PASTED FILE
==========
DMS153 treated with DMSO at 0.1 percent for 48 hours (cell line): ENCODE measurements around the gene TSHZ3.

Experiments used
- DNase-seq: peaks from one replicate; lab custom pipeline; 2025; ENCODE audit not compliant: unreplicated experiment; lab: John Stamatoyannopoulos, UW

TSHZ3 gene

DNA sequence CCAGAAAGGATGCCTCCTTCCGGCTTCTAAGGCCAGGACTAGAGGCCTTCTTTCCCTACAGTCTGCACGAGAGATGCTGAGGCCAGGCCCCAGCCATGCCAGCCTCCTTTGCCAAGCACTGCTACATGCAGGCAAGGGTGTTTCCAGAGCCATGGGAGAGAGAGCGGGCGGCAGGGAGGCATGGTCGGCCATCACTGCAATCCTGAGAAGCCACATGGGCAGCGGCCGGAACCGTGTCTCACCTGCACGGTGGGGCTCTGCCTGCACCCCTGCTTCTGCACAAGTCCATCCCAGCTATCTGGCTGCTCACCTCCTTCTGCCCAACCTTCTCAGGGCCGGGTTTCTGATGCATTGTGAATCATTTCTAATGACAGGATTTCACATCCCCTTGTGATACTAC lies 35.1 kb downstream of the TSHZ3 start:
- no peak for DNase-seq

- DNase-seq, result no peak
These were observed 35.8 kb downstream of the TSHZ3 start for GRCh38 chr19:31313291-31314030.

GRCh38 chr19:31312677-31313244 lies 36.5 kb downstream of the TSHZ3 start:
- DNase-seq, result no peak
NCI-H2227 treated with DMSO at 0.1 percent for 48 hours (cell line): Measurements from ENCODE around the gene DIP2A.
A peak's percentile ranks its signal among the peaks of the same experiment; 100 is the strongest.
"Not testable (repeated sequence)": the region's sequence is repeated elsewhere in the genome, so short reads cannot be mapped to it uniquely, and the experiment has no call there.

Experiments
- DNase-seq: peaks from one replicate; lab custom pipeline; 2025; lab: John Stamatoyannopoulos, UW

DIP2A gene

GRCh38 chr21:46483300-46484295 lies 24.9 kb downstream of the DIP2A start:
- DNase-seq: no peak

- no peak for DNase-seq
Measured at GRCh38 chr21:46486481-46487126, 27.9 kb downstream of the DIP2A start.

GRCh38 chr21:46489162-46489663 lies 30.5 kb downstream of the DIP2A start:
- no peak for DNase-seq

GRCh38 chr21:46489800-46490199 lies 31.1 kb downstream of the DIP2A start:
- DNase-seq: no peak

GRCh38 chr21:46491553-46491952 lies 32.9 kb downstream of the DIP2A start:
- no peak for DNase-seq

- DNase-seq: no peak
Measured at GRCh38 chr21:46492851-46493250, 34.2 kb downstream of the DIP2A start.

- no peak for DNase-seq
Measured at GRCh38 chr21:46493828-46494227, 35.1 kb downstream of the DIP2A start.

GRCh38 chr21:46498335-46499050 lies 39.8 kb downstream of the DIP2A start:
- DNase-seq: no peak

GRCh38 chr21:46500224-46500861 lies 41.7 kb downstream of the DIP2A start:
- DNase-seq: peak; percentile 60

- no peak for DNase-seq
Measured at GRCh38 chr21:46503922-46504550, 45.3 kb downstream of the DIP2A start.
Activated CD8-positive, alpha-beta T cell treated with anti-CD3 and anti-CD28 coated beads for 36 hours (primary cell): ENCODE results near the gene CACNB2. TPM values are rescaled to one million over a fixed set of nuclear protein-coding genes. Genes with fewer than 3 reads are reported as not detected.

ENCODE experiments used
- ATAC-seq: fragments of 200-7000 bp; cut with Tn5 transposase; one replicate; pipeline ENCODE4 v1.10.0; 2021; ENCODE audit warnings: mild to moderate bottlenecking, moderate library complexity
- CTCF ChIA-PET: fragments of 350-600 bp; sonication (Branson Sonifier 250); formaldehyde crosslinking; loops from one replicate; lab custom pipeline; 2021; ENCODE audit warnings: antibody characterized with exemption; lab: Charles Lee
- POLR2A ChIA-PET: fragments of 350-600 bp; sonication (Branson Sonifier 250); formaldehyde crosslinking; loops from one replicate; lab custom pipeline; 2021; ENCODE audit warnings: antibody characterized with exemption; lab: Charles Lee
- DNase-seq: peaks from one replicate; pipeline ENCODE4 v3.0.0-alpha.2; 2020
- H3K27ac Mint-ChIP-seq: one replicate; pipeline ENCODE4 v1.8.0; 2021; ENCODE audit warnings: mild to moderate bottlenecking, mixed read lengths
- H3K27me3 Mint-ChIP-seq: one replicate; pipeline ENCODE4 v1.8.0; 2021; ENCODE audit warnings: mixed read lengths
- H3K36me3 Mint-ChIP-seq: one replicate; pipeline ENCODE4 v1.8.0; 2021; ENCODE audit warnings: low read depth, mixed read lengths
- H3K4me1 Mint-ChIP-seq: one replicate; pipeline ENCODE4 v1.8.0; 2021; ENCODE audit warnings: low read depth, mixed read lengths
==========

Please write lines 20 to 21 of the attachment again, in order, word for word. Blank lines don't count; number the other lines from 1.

Measured at GRCh38 chr21:46486481-46487126, 27.9 kb downstream of the DIP2A start.

GRCh38 chr21:46489162-46489663 lies 30.5 kb downstream of the DIP2A start: